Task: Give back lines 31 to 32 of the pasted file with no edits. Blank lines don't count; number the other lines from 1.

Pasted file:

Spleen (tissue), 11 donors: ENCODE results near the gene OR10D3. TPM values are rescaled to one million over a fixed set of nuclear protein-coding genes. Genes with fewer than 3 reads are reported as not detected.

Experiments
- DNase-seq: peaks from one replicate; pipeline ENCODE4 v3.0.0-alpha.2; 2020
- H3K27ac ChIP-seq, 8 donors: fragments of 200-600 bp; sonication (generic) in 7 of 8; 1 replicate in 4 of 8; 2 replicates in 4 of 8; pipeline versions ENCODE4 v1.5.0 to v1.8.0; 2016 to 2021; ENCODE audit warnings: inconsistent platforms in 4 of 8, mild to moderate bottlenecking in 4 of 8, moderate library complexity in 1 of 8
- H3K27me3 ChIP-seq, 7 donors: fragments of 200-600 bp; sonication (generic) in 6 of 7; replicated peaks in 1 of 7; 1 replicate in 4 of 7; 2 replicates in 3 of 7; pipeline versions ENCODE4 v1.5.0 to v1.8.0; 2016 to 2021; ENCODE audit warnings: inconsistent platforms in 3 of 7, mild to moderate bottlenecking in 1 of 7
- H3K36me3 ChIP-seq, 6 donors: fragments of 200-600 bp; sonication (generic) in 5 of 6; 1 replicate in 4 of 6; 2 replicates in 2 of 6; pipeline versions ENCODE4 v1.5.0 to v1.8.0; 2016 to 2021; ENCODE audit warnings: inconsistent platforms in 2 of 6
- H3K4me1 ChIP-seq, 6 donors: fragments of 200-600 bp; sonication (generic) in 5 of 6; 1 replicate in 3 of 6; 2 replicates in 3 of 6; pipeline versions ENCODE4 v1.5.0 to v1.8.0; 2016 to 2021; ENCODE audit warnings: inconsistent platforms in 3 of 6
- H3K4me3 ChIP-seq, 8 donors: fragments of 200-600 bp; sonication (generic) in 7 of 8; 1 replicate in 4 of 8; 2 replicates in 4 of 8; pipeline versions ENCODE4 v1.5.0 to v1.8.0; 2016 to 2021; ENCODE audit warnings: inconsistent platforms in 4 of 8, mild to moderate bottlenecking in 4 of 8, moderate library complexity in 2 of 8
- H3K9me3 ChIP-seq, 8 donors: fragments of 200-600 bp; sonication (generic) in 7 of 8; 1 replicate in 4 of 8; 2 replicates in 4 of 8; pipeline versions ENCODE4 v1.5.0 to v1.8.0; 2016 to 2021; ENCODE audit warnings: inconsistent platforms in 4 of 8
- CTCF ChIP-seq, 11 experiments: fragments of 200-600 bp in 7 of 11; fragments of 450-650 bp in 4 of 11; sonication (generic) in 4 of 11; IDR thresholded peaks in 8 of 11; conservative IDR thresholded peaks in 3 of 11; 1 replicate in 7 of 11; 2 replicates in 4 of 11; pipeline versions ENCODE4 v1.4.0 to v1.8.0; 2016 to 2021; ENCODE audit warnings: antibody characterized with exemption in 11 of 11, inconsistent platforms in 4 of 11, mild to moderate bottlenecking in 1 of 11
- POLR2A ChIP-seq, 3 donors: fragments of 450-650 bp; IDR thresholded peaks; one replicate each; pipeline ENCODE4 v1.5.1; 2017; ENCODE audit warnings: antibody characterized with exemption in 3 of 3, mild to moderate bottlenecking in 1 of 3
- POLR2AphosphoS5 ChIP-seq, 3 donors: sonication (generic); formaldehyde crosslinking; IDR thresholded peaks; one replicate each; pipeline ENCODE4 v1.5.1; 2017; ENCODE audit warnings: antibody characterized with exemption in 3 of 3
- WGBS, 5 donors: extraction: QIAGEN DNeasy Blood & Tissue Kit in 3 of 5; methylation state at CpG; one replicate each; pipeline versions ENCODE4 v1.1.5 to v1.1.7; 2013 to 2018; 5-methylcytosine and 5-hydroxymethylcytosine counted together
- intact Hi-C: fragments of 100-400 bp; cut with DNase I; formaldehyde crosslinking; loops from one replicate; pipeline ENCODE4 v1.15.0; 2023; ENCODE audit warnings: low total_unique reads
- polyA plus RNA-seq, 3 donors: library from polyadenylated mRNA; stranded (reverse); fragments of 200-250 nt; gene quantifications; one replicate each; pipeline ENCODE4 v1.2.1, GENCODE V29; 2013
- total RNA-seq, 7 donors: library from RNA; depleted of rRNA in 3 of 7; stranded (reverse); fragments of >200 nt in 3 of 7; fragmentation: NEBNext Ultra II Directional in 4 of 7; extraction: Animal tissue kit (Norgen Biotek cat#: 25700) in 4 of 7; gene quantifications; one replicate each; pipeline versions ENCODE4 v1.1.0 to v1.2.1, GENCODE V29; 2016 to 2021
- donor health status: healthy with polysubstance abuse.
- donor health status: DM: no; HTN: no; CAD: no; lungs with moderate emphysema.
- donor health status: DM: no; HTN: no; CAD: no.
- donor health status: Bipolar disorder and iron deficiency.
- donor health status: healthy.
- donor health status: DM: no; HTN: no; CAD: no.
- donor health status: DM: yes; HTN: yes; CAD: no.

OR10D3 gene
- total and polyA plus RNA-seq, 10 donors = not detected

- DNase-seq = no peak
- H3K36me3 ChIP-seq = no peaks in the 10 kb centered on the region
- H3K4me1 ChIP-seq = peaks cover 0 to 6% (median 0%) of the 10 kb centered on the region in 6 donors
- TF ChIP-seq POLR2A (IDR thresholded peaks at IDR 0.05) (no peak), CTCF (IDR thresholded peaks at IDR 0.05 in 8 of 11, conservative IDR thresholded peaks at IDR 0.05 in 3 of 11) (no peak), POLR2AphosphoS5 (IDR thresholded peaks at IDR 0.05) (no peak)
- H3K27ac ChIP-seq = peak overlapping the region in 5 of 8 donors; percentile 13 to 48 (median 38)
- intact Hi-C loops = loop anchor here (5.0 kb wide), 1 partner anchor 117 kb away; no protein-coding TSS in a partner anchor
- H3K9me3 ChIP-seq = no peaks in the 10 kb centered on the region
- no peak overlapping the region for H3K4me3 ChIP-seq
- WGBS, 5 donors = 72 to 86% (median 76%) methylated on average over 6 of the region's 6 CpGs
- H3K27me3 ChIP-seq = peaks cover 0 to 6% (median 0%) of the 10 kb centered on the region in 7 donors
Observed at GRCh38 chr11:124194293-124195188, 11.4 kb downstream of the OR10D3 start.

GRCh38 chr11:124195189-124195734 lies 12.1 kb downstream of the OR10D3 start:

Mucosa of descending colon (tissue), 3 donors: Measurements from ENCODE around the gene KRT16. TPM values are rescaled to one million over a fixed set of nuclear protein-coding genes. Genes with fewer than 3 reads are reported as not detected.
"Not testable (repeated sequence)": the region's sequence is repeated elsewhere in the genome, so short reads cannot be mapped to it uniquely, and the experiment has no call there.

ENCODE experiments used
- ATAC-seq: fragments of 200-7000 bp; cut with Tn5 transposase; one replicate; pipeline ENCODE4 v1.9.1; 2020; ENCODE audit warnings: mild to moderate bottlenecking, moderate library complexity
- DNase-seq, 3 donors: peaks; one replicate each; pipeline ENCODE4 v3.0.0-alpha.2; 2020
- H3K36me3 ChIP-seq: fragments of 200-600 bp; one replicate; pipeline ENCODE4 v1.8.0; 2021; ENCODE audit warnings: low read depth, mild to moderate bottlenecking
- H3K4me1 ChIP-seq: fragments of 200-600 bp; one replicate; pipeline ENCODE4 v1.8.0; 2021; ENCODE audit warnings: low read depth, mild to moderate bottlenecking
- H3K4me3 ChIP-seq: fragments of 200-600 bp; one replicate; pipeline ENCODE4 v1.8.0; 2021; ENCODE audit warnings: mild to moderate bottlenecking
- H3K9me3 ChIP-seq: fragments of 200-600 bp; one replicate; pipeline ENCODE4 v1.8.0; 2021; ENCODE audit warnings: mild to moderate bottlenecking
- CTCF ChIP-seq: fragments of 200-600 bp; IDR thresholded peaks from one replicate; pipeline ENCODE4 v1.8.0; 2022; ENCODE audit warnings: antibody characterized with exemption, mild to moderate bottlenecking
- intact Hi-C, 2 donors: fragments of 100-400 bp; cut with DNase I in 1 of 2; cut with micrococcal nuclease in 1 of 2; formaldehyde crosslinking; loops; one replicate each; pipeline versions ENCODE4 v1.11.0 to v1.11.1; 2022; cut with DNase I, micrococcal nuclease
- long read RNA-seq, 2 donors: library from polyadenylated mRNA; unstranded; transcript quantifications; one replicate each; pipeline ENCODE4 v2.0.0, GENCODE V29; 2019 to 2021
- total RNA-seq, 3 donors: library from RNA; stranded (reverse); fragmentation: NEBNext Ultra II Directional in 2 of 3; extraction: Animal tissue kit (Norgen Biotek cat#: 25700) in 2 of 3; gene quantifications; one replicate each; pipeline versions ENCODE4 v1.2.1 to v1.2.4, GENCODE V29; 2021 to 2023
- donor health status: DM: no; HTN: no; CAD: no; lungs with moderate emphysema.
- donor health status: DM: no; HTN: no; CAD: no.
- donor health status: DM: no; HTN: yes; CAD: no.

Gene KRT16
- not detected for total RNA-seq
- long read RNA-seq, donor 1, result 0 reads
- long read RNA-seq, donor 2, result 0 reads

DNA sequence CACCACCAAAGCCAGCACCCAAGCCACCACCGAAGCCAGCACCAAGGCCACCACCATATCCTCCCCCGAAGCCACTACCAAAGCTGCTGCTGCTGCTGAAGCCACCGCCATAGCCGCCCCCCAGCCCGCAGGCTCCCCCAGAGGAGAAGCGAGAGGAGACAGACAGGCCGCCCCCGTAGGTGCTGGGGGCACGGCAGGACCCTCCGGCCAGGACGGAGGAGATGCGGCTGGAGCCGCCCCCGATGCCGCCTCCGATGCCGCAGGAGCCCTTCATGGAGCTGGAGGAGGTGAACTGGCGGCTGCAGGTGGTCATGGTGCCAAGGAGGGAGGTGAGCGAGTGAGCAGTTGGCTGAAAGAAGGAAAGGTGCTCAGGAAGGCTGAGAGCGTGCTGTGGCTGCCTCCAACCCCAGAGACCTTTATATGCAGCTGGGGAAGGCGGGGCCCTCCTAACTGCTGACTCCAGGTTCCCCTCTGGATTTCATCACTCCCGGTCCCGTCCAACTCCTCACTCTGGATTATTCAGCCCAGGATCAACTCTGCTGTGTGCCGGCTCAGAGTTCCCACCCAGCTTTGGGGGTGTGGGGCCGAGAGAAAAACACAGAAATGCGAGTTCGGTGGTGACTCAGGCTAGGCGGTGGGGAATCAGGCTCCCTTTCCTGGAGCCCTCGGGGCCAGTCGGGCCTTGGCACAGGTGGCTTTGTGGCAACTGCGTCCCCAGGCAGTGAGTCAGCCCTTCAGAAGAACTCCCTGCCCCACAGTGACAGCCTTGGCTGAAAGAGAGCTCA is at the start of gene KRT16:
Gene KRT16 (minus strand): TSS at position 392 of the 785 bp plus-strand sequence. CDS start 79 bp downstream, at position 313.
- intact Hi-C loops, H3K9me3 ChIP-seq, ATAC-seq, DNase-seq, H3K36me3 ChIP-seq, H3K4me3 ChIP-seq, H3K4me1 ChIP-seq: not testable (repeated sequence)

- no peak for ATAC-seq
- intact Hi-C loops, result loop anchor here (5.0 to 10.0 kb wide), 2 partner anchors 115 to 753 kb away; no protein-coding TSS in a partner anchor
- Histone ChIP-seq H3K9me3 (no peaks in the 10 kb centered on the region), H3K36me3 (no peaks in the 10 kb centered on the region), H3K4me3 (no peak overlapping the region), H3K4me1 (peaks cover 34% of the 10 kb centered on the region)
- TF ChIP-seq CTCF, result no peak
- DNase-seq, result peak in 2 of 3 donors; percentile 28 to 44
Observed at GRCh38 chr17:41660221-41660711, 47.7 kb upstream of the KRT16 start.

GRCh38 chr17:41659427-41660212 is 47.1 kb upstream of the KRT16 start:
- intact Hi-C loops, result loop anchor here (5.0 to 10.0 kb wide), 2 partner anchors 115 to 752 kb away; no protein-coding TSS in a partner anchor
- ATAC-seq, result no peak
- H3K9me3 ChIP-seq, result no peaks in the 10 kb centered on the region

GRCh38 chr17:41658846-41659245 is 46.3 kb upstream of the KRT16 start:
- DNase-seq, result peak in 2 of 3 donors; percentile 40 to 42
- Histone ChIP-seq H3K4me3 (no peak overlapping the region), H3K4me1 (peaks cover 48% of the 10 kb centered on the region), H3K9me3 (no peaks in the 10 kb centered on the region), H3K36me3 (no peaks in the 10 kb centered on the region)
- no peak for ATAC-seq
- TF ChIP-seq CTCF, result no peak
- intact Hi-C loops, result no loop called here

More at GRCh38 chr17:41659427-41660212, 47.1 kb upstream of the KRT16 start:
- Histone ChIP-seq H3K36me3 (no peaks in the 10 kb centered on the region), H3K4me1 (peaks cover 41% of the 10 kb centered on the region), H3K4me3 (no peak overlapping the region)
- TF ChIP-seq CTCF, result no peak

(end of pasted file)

- intact Hi-C loops = loop anchor here (5.0 kb wide), 1 partner anchor 117 kb away; no protein-coding TSS in a partner anchor
- H3K9me3 ChIP-seq = no peaks in the 10 kb centered on the region